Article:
Yesterday these men dubbed their factions the Federalists and Democratic Republicans; today, they label themselves Democrats and Republicans; tomorrow they may call each other Libertarians and Reformers. No matter the name, the flaw is the same – unflinching loyalty of the masses to the men and women who claim the labels, even when those men and women betray the canons of both party and country.
In our partisan blindness, we have elected to public office representatives and leaders unworthy of the honor and privilege we bestow upon them. When they have failed and in their arrogance refused to admit failure – whether in policy, politics, ethics or even simple decency, we have excused them instead of rejecting them in order to cleanse our pillars of government. In so doing, we have lowered the standards for their successors.
This is true of each of us, regardless of the partisan labels we wear. We have become complacent, and our complacency has given rise to an unparalleled hypocrisy that threatens the fabric of government, and thus threatens us.
Our human spirit, always frail yet always reluctant to acknowledge its frailty, moves us to cast the blame elsewhere – on the men and women we elect, on the men and women they appoint, on society, even on the system of government we have created. Yet we alone are to blame, for we alone, with the blessing of the Almighty God, have the power to shape our destiny as a people.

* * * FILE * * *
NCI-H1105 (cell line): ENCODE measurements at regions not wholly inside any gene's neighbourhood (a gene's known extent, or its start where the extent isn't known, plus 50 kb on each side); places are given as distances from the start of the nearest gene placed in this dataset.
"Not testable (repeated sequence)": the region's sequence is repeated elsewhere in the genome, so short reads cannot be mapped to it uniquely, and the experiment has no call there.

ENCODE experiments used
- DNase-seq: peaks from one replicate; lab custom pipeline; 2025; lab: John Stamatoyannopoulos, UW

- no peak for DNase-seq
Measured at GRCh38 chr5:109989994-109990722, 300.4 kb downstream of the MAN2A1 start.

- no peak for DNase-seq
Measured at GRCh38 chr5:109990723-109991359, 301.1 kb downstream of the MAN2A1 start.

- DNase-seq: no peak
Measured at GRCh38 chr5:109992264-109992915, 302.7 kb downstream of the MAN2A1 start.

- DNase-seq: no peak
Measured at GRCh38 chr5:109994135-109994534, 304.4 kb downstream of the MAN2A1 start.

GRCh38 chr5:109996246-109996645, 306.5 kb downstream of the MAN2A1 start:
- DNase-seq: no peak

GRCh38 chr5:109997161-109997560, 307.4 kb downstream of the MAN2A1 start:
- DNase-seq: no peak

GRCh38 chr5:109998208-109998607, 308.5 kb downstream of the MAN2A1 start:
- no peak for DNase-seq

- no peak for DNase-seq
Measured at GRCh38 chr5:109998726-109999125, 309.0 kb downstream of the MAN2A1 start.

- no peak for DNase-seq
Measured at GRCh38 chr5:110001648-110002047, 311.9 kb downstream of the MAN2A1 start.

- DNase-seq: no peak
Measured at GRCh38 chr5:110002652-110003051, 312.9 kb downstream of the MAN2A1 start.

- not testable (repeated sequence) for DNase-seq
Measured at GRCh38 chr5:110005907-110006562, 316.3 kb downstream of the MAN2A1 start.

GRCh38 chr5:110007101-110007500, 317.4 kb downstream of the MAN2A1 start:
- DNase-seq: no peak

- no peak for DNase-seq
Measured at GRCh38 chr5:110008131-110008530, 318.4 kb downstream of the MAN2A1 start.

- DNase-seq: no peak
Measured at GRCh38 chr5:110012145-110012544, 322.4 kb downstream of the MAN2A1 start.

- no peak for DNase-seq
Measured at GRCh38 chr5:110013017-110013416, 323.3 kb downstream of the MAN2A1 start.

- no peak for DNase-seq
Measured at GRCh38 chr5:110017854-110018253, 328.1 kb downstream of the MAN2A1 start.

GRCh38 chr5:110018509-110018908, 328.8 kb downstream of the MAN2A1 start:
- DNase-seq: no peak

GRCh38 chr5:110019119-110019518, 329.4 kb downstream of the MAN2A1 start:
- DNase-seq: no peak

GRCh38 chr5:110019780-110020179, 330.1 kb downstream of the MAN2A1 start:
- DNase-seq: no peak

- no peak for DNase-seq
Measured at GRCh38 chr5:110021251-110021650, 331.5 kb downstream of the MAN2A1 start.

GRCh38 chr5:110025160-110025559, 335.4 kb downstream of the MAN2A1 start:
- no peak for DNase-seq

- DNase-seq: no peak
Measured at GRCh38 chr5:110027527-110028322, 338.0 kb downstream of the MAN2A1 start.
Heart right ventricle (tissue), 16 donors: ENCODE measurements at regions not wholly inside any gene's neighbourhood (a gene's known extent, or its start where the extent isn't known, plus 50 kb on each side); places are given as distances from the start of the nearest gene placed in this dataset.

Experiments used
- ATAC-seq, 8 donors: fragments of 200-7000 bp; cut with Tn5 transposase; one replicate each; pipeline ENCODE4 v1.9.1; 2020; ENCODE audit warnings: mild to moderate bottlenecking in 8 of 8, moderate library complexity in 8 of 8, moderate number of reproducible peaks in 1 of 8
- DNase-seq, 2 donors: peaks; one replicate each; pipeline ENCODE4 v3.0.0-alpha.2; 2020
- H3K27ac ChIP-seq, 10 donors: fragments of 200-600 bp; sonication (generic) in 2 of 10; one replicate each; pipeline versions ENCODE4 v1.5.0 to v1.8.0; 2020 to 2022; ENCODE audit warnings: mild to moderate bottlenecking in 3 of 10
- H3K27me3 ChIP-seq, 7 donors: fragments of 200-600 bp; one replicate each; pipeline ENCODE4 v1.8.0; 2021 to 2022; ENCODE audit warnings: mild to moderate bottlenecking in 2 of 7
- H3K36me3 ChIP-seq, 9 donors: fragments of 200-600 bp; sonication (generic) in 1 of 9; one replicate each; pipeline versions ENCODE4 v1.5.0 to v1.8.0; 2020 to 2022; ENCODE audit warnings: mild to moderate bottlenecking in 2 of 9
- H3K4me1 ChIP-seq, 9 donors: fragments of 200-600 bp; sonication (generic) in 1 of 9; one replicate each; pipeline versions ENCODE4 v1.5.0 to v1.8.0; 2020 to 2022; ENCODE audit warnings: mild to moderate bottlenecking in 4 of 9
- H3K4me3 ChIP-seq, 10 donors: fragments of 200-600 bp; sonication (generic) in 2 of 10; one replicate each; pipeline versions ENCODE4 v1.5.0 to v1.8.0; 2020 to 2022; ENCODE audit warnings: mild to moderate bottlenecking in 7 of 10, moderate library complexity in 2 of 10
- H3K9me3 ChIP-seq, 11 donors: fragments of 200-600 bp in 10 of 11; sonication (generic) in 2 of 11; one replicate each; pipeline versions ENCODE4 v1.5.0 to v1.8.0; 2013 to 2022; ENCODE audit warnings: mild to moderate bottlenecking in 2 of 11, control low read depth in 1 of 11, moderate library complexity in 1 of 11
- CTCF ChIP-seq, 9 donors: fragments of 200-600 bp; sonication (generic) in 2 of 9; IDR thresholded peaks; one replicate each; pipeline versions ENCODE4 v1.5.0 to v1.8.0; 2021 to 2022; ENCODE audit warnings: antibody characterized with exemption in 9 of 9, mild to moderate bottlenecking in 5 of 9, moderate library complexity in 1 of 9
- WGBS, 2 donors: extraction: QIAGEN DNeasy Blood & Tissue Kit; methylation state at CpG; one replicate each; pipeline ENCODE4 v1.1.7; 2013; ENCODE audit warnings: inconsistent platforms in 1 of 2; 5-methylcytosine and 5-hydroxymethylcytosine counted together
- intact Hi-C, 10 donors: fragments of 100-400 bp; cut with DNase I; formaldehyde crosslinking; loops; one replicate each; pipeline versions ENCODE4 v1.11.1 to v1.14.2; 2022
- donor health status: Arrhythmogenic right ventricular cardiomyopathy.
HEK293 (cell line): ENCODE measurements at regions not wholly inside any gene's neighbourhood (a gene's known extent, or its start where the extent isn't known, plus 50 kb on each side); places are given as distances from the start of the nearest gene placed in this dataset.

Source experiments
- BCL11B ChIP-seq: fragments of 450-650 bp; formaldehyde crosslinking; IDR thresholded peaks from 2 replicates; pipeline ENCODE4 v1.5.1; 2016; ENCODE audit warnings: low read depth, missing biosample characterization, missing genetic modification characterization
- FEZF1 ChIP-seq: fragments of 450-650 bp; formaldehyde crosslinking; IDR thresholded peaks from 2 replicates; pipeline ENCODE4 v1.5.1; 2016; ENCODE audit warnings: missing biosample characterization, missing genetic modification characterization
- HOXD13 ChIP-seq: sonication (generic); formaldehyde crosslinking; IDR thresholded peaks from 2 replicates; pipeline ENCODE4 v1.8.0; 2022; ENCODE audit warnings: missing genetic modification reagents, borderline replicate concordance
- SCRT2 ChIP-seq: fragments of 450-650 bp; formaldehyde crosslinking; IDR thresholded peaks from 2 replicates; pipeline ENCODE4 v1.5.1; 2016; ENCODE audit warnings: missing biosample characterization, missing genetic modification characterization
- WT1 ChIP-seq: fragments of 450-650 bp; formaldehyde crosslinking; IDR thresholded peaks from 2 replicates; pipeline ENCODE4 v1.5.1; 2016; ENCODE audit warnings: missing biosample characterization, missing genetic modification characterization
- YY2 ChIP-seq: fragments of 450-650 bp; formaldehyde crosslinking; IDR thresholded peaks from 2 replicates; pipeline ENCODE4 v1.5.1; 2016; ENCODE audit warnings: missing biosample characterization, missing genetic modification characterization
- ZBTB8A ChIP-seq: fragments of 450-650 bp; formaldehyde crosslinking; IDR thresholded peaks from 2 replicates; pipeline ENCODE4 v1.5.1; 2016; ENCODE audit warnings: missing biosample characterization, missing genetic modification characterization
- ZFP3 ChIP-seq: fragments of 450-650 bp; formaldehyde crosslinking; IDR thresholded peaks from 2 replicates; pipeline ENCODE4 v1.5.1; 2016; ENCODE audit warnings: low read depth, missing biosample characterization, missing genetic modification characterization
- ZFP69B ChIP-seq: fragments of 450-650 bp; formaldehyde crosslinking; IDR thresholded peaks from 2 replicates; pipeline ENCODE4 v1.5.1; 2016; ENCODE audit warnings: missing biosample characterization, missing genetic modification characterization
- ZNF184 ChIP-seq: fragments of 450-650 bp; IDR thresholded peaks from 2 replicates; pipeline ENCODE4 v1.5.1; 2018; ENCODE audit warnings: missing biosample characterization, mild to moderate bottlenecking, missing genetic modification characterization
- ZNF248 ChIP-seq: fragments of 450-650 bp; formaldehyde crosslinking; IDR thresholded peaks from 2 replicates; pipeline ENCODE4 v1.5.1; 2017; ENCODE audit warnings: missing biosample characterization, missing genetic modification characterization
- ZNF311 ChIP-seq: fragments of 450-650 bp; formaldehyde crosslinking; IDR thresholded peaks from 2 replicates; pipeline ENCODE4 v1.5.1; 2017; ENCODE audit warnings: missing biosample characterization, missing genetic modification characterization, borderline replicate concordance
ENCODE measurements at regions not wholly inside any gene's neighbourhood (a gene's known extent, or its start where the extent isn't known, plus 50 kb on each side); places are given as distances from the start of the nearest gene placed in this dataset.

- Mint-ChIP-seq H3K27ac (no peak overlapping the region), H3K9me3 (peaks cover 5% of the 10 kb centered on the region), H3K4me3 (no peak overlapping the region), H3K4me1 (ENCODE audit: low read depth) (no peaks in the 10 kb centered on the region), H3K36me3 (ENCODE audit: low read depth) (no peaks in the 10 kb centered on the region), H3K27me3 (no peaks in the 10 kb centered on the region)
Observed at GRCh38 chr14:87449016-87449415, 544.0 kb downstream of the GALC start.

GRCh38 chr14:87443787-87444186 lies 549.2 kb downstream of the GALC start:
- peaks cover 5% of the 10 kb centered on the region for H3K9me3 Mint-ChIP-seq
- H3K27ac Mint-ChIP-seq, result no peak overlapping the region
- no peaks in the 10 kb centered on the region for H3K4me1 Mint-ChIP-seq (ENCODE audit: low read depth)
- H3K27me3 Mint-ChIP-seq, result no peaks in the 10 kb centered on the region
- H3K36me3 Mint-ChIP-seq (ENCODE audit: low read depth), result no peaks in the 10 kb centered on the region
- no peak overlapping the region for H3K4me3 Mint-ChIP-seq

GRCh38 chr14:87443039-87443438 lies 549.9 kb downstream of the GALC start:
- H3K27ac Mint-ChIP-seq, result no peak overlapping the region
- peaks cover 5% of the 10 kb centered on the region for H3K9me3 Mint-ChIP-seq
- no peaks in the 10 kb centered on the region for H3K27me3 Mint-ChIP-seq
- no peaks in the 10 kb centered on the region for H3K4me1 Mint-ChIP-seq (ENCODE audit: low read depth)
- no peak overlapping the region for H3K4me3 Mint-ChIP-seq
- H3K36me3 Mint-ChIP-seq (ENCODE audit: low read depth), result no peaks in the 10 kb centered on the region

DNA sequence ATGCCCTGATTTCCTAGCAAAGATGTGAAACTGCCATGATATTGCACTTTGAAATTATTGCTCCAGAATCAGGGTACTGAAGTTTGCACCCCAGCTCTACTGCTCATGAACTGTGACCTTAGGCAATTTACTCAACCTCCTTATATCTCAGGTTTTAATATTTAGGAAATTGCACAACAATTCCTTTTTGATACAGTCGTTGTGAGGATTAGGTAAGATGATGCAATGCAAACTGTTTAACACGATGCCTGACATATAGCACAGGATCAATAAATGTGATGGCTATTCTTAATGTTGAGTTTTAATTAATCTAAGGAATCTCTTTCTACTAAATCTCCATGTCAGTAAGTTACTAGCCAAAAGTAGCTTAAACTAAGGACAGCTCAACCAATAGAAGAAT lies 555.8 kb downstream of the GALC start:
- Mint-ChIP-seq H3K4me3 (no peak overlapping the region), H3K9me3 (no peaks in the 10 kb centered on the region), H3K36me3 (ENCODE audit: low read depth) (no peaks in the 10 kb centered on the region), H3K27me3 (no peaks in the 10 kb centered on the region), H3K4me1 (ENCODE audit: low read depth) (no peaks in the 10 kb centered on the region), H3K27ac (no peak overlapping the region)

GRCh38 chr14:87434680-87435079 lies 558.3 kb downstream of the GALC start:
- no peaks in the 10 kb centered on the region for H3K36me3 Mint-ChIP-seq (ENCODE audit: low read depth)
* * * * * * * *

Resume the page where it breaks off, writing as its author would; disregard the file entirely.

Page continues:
With the destruction wrought by our lapses in wisdom ever before us, we can see how poor our judgment has been. Painful to our haughty souls though it may be, we hereby acknowledge our part in the weakening of the institutions of government, and thereby our nation, and, by the signing of this manifesto, make our own declaration of independence – an independence from the divisiveness of partisan politics.
We make this declaration not as a condemnation of any one party but of all. Although we may struggle for years to reclaim our independence from the two-century-old partisan beast we have created, we will prevail in due time.
Next page: The guiding principles of the manifesto
To that end, we have determined from this day forward to adhere to these principles:
- We will vote our conscience, not the “party line,” every time we go to the polls.
- We will NEVER vote a straight ticket for a political party.
- We will study earnestly the qualifications and ideas of the candidates who seek our votes, regardless of their party affiliations.
- We will reject the empty platitudes of politicians who pander to their “base.”
- We will set high standards of representation, leadership and ethics for ALL candidates.
- We will reward with our loyalty the candidates who meet those standards and punish those who do not.
- We will give equal consideration to the candidates of “third” parties and even to candidates affiliated with no party at all.
- We will NEVER vote for a candidate simply because we cannot support his or her opponent, for the best of two bad choices is no choice at all.
- We will neither defend nor condone words or deeds that contradict our beliefs, regardless of our political ties to the men or women who speak or act unwisely.
- If we affiliate with a political party, we will do so only to the extent that the party and its leaders represent our personal beliefs and adhere to the above principles.